When I Was Your Age

Mail call.

These are my friends Mail Duck and Package Penguin. They're the guardians of my mailbox key, as you can see from the picture above.

Most days, the birds bring me paycheck stubs, sweepstakes offers, coupons, or various news of who is or isn't attending my upcoming nuptials. The RSVPs had been flowing like wine, but their frequency has decreased in the last few weeks.

Today, my mailbox was barren. I flipped my hand inside the empty space, clanked the metal door shut, and trudged upstairs.

By the time my kids get married (My god, did I just type that? I don't even want kids yet, let alone have them.) they'll probably be inviting their guests to birthday parties via e-mail, but for now, by and large, we all rely on paper and stamps to let our loved ones know what's going on and when to be there.

I generally feel lucky to live when I'm living. I know it's premature to be nostalgic at 24, but when I compare where technology is now to where it was when I was eight or nine years old, it's really quite amazing.

I was born at the tail end of 1982, right when CDs and CD players were getting affordable. I remember my father had a portable Discman and a cassette jack for his car. I wasn't allowed to touch his CDs or the Discman or the stereo it was attached to. When I was eleven my parents got my brother, sister, and me a boombox with a CD player for Christmas. We also each got one CD and took turns freaking my mother out by rewinding through individual tracks, convincing her that the discs would soon be belched out, scratched and smoking.

Then, not even ten years later, .mp3 players hit the market. This past year for Christmas my fiance gave me an iPod - my very first iPod - and within a week I had almost every song on every CD I owned on that iPod. My mother also gave me an iPod for Christmas - the smaller, iPod Shuffle. I've taken to using that one more and more often since its clip allows me to wear it easily when exercising or walking to work. About once a week I'll look at the Shuffle and get blown away. This small box, no bigger than a guitar pick, can hold so much information. I mean, laptops are big enough that you can expect a lot of information and DVDs are so similar to CDs that you aren't really that surprised, but this thing is small enough for me to shove up my own ass and it holds hours upon hours of music.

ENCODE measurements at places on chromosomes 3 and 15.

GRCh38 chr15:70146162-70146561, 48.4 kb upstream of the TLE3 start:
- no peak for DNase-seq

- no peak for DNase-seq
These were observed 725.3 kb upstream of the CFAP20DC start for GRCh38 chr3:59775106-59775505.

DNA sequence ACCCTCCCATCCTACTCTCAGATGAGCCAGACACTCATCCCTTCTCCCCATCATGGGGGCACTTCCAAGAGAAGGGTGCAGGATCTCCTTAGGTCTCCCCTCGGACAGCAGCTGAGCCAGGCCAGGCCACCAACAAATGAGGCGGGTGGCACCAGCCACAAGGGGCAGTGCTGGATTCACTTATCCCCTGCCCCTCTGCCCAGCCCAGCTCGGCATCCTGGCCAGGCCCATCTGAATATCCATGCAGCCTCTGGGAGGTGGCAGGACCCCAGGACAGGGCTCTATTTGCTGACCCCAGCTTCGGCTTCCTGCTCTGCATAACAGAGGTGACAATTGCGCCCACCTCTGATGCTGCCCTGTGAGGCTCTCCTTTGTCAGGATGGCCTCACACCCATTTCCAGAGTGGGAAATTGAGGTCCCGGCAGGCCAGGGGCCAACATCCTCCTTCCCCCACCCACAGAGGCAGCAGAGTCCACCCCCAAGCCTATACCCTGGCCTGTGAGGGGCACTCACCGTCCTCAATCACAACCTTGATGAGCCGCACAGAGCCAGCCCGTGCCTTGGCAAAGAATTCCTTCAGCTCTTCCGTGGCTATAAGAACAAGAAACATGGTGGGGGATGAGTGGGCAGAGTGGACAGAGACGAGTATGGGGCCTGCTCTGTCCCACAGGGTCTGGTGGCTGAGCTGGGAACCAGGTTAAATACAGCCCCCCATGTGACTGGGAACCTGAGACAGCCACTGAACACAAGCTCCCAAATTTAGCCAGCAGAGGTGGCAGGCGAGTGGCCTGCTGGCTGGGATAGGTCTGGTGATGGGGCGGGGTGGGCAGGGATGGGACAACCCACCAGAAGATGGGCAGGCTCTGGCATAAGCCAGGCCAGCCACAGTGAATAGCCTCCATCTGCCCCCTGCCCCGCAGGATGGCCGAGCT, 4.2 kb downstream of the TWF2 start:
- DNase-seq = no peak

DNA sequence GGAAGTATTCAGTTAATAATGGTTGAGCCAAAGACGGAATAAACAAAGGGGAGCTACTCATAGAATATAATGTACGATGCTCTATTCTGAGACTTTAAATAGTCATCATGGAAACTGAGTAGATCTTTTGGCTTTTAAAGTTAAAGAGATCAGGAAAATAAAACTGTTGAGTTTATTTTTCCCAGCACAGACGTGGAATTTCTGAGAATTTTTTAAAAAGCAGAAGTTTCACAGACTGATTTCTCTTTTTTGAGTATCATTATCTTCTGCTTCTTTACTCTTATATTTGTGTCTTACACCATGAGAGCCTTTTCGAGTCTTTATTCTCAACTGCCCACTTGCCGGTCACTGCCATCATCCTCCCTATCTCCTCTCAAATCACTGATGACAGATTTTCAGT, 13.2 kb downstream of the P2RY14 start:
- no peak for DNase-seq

What the hell?

My cellphone has a camera, .mp3 player, camcorder, video games, and Internet access. When I was growing up, it was pulling teeth to get my dad to buy an answering machine. "If they need me bad enough, they'll call me back," was his philosophy.

One of my best friends, Dave, won't even accept directions from me anymore. He'd rather take the mailing address and plug it into his GPS.

Which begs the question: What do you do with a mailing address when no mail comes? With electronic bill paying, e-mails and IMs, and online catalogues, the idea of paper mail is becoming obsolete. There's little to no need for paper letters, newspapers, or magazines anymore. I suppose you'll need a street address for receiving all the fine goods you purchase on Amazon.com or eBay or whatever, but, really, isn't it time for some sort of pneumatic tube system to replace UPS? Am I right?

Probably not.

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